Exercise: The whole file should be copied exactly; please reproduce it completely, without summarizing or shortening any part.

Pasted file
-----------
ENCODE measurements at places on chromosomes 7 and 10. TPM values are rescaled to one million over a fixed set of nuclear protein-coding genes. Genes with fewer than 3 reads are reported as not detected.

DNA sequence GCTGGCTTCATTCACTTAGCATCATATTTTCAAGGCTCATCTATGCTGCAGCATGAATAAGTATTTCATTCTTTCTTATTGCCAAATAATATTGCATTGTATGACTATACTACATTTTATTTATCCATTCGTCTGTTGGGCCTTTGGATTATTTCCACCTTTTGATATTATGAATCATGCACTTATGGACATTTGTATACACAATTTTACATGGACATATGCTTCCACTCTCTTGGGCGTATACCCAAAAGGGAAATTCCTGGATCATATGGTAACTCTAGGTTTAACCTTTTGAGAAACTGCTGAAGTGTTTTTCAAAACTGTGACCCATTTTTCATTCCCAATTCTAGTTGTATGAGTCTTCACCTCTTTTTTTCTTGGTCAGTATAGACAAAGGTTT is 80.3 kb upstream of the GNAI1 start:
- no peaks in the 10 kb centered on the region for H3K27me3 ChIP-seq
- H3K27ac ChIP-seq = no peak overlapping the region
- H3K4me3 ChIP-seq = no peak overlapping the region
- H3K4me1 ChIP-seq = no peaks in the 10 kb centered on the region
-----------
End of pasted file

ENCODE measurements at places on chromosomes 7 and 10. TPM values are rescaled to one million over a fixed set of nuclear protein-coding genes. Genes with fewer than 3 reads are reported as not detected.

DNA sequence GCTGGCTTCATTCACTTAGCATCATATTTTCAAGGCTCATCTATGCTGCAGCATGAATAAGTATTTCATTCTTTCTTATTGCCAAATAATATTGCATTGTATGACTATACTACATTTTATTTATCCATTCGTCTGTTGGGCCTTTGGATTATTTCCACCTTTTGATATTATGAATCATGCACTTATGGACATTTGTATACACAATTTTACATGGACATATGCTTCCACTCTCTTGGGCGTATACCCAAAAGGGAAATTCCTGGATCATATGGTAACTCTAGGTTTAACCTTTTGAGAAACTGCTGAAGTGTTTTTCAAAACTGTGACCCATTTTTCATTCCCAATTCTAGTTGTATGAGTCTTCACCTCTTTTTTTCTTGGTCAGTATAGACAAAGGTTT is 80.3 kb upstream of the GNAI1 start:
- no peaks in the 10 kb centered on the region for H3K27me3 ChIP-seq
- H3K27ac ChIP-seq = no peak overlapping the region
- H3K4me3 ChIP-seq = no peak overlapping the region
- H3K4me1 ChIP-seq = no peaks in the 10 kb centered on the region